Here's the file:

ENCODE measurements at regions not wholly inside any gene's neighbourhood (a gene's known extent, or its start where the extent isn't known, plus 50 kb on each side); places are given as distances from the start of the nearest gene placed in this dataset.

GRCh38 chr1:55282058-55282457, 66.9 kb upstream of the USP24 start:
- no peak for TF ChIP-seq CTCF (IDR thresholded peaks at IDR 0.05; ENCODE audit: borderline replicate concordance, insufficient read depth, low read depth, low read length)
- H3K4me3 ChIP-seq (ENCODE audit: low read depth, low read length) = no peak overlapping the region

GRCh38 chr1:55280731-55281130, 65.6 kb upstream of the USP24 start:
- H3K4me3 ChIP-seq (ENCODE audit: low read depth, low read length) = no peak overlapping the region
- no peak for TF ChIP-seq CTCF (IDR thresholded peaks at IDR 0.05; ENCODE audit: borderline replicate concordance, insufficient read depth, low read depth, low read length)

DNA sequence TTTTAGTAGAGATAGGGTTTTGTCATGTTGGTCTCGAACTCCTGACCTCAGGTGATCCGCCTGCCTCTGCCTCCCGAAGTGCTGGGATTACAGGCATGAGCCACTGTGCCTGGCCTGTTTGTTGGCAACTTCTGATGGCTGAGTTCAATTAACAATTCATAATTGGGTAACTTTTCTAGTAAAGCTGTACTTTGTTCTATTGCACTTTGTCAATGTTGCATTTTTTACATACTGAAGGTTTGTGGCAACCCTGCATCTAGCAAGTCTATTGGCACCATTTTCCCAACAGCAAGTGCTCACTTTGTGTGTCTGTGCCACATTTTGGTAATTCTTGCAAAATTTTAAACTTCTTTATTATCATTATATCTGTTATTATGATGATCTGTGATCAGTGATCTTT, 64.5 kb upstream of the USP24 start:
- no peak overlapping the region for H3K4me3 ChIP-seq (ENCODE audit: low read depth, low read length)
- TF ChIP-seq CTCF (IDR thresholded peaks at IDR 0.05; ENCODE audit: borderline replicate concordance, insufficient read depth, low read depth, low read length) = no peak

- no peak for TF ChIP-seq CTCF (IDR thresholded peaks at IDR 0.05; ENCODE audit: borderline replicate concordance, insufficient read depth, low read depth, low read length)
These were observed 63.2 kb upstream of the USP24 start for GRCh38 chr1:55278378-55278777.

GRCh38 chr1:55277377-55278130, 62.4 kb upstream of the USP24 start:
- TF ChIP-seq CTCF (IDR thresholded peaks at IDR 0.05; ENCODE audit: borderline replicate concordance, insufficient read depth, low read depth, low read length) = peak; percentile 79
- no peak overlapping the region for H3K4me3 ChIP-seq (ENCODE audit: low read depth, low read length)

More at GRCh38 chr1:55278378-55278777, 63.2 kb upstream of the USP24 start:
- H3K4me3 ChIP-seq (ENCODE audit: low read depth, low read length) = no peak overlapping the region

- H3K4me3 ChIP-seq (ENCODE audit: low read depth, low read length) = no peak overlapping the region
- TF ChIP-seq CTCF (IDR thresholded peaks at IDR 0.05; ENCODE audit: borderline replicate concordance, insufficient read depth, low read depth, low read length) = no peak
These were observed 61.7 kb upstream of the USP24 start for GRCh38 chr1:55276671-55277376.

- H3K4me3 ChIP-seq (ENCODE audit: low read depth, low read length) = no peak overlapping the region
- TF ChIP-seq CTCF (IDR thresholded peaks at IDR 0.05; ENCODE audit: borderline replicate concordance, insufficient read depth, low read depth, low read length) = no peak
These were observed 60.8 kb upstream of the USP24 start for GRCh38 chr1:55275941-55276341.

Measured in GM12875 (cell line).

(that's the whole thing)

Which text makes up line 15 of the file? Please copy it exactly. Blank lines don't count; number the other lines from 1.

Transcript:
- no peak overlapping the region for H3K4me3 ChIP-seq (ENCODE audit: low read depth, low read length)